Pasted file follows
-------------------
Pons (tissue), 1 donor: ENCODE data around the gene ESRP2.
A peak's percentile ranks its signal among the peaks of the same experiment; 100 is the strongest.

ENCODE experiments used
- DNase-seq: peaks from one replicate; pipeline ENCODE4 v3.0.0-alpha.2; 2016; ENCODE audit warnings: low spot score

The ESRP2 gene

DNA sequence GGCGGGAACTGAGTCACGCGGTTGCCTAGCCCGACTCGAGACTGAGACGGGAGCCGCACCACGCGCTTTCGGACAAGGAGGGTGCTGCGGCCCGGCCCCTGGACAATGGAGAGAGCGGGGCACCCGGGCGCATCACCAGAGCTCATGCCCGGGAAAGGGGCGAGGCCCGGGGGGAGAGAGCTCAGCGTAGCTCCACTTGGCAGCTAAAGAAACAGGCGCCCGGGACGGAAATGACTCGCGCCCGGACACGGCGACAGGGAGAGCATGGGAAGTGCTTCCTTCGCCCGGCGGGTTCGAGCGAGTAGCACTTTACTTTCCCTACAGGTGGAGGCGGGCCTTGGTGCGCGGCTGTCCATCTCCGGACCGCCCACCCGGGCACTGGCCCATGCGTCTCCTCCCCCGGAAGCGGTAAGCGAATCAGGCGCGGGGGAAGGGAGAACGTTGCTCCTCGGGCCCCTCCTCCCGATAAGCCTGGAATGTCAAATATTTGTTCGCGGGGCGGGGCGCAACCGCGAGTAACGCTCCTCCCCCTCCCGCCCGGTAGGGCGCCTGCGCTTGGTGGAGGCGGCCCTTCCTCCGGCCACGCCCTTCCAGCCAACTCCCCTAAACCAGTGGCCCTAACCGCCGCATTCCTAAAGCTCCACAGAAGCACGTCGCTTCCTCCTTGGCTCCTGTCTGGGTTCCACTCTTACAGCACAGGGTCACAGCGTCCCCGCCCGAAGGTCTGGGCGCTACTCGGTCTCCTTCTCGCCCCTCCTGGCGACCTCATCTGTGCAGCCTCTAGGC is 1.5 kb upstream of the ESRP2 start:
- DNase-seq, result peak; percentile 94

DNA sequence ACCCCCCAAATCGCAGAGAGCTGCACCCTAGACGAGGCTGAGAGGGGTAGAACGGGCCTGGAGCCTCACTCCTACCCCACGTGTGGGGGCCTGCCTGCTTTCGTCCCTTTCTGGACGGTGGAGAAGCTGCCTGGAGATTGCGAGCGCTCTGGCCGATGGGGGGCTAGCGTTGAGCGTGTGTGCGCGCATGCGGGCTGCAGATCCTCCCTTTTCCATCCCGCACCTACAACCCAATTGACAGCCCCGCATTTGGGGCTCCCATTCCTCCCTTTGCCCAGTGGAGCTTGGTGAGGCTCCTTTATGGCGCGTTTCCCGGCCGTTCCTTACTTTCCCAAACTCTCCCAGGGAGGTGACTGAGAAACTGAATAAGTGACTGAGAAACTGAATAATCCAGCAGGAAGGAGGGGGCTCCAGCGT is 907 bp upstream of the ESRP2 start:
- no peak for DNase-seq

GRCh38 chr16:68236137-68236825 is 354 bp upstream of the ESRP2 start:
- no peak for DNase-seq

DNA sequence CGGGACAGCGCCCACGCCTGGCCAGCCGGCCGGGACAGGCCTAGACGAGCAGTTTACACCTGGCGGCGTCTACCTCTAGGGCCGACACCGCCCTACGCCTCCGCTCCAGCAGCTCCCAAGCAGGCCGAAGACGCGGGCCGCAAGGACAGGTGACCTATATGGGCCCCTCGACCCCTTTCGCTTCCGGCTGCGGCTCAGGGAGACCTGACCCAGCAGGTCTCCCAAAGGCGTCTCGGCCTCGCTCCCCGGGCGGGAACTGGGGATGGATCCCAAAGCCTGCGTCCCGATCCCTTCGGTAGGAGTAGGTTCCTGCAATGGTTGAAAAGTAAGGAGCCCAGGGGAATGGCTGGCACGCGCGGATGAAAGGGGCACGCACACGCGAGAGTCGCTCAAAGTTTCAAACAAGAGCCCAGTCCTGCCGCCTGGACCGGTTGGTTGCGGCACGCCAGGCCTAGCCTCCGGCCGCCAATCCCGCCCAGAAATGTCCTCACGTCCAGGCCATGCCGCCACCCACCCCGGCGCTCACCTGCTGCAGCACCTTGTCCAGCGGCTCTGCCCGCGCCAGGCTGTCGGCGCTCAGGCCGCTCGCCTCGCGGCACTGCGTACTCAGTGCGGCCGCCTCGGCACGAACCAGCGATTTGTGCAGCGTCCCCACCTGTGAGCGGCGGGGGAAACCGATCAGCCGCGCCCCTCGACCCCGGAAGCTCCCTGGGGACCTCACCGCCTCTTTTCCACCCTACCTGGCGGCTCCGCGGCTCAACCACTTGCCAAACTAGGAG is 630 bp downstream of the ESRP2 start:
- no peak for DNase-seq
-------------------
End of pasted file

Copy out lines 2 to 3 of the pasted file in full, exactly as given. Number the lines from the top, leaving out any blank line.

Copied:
A peak's percentile ranks its signal among the peaks of the same experiment; 100 is the strongest.

ENCODE experiments used